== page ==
A California policy restricting antibiotic use in animals raised for food is associated with a reduction in one type of antibiotic-resistant infection in people in the state, according to a new study published today in the journal Environmental Health Perspectives.
The results suggest that regulations limiting antibiotics in livestock can significantly impact human health.
The study was led by Joan Casey, assistant professor in the UW Department of Environmental & Occupational Health Sciences (DEOHS), who conducted the research as an assistant professor at Columbia University, along with Kara Rudolph, an assistant professor in epidemiology at Columbia.
In 2018, California Senate Bill 27 (SB27) banned, for the first time in the U.S., routine preventive use of antibiotics in food-animal production and any antibiotic use without a veterinarian’s prescription.
Casey and her collaborators found that the policy was associated with a 7% reduction in resistance to one class of antibiotics used in livestock, extended-spectrum cephalosporins, among Escherichia coli bacteria isolated from urine in people with urinary tract infections.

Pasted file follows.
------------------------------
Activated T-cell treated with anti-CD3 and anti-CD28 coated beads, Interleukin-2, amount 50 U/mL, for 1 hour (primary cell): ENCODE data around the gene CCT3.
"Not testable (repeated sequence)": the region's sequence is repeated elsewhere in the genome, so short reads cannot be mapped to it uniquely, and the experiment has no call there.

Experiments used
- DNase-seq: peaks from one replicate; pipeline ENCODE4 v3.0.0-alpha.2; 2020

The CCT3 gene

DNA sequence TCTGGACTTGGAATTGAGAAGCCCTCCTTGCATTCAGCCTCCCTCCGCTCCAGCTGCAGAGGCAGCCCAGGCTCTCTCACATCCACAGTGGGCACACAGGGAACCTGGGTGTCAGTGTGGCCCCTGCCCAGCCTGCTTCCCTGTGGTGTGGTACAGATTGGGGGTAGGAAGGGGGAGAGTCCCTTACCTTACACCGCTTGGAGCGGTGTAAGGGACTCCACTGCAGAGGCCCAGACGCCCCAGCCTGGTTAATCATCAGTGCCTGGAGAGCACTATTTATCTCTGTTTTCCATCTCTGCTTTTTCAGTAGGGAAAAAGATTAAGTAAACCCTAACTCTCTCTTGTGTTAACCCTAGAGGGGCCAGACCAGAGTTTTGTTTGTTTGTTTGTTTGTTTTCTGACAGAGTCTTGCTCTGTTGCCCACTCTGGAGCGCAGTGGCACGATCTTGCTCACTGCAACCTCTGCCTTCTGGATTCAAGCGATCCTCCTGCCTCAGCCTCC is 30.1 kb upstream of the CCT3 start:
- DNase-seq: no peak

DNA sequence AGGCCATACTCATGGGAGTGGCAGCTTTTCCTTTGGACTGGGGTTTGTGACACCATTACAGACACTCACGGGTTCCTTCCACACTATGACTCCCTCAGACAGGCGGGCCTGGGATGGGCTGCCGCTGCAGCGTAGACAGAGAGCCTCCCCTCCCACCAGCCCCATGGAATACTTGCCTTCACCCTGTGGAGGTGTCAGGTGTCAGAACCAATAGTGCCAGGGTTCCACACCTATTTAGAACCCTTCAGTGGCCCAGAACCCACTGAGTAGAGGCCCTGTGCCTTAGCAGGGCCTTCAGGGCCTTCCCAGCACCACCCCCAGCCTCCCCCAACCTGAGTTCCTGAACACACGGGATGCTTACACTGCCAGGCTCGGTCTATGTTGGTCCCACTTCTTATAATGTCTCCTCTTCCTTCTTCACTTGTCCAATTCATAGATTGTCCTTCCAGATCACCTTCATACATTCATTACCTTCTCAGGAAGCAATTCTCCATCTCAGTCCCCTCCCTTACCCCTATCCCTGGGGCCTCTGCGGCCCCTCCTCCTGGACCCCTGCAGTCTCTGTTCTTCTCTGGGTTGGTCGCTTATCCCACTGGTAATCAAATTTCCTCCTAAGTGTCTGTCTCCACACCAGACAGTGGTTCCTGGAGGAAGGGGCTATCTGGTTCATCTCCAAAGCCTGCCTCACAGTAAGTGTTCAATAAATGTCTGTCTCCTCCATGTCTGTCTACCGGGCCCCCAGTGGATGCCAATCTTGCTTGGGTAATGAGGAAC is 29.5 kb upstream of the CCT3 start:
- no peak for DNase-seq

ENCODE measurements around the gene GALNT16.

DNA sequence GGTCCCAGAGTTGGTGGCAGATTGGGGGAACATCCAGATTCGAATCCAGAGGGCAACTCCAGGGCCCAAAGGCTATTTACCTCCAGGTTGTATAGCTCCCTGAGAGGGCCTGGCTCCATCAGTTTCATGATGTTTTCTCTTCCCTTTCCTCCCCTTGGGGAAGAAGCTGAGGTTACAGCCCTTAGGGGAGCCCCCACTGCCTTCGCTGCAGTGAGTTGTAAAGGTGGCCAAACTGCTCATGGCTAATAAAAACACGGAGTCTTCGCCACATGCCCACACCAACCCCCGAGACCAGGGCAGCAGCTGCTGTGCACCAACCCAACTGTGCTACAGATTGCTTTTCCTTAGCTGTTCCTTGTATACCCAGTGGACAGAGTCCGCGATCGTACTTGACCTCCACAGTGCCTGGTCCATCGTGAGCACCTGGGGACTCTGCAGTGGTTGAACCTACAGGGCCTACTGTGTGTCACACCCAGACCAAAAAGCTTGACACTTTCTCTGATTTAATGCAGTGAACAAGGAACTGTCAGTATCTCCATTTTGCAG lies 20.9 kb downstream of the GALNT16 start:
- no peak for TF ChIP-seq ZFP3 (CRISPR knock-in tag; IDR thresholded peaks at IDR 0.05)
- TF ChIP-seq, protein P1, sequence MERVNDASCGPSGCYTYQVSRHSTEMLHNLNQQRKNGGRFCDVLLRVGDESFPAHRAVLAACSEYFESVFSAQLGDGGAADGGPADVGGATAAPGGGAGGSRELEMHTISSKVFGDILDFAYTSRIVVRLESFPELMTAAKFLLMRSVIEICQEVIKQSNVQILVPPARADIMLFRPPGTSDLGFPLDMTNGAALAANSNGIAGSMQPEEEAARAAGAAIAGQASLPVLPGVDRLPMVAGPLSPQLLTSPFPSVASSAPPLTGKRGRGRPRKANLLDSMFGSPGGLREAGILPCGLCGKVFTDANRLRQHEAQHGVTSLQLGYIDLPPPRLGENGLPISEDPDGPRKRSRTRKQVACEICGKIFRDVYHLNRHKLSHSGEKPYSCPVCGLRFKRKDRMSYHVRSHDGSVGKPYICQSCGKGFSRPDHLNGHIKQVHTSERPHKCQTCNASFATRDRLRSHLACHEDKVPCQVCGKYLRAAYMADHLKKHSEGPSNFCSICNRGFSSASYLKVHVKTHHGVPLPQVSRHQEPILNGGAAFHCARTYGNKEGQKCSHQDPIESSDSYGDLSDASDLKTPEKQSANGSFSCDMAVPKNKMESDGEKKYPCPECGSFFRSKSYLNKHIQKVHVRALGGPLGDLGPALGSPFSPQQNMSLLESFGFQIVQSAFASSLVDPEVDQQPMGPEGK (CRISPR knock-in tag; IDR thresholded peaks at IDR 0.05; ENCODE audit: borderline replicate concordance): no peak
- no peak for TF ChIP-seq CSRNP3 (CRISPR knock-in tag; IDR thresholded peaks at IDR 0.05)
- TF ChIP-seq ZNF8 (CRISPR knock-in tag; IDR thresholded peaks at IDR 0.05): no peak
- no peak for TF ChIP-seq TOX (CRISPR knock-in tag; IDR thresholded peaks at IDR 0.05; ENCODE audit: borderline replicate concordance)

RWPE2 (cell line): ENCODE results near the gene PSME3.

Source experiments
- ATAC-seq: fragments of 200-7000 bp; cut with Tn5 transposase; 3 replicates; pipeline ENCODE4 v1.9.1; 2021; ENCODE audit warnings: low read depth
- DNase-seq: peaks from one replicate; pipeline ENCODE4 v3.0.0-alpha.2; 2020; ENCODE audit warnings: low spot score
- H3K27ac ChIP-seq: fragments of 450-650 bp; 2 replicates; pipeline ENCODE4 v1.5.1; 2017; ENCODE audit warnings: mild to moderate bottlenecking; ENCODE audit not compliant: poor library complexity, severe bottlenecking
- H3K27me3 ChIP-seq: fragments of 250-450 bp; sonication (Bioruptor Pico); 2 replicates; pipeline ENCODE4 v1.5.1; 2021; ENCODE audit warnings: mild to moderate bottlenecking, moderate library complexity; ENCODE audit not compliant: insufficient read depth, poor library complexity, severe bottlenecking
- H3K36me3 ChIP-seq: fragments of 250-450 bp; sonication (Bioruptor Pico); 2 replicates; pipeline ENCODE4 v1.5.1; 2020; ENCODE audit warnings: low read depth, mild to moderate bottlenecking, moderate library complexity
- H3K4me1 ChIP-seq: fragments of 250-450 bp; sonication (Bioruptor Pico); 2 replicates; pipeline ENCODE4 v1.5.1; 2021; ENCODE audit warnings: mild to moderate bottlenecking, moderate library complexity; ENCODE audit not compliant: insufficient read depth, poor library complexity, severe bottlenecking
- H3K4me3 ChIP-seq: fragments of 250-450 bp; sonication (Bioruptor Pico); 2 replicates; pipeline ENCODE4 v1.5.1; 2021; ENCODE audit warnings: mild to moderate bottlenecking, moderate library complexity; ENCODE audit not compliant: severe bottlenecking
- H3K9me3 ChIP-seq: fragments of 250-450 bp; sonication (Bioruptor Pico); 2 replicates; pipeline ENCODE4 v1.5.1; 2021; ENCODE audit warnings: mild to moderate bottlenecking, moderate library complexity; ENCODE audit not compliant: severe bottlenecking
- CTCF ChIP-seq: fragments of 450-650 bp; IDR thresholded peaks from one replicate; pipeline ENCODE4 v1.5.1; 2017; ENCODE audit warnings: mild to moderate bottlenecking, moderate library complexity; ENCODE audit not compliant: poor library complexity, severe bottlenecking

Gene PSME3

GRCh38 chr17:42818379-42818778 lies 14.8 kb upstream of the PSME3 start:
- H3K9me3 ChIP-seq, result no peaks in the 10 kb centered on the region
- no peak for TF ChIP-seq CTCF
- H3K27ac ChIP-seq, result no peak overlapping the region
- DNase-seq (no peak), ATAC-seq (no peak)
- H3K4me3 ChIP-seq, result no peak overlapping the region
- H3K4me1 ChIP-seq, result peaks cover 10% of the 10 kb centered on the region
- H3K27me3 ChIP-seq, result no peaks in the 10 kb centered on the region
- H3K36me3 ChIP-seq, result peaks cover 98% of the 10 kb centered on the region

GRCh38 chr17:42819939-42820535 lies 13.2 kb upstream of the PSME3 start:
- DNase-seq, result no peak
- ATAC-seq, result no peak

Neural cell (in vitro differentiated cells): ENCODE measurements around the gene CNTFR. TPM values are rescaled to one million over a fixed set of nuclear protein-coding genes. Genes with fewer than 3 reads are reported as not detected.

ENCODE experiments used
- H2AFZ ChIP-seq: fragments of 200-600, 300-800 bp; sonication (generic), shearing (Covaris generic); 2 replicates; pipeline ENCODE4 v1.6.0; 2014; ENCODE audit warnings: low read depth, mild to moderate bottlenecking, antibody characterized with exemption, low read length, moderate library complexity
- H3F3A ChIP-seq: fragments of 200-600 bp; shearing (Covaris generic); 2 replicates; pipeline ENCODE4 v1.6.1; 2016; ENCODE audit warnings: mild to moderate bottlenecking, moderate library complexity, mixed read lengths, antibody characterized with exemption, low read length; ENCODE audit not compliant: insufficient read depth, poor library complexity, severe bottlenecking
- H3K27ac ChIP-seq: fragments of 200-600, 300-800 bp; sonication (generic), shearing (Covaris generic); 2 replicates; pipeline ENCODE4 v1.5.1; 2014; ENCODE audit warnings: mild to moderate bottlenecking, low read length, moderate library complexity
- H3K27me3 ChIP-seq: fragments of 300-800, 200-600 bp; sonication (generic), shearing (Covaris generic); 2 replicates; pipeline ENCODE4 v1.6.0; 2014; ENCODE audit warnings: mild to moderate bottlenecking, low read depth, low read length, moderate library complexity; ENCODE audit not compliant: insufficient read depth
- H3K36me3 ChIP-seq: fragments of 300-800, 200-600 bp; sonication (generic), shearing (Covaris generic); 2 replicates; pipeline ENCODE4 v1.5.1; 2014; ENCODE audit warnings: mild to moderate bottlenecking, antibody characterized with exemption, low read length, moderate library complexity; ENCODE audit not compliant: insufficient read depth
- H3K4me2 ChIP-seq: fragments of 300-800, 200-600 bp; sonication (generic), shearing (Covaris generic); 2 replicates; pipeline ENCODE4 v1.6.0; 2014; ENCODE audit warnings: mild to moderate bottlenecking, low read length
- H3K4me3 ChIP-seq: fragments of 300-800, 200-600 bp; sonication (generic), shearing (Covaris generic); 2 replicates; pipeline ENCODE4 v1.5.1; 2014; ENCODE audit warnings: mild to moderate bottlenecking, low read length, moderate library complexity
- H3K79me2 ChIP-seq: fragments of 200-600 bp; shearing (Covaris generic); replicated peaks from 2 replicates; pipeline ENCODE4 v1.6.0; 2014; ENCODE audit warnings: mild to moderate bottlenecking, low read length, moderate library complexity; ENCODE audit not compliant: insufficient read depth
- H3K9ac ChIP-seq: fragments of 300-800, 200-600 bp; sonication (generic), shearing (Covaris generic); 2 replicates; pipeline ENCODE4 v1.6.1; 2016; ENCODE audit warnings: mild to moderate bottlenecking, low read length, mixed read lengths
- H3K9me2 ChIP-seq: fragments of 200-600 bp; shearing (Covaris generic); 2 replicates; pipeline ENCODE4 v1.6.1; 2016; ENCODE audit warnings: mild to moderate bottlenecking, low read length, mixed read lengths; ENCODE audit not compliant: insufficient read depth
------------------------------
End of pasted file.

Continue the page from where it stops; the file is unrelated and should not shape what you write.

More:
“After climate change, antibiotic resistance is the second biggest public health problem we’ll be facing in the next 50 years, because few new antibiotics are coming online and resistance is increasing,” Casey said. “Anything we can do that reduces resistance is really exciting.”
The study includes coauthors Sara Tartof and Hung Fu Tseng of Kaiser Permanente, Meghan Davis and Keeve Nachman of Johns Hopkins University, and others from George Washington University, Becton Dickinson, the University of Arizona, Sutter Health and the University of California San Francisco.
“Reducing antimicrobial resistance is a critical factor in improving community health,” said Tartof, an epidemiologist with Kaiser Permanente Department of Research & Evaluation in Southern California. “This study shows that changes in clinical practice alone will not be sufficient to reduce this threat. We need to strengthen our efforts with larger public policy initiatives to reduce antimicrobial use beyond the hospital setting as well.”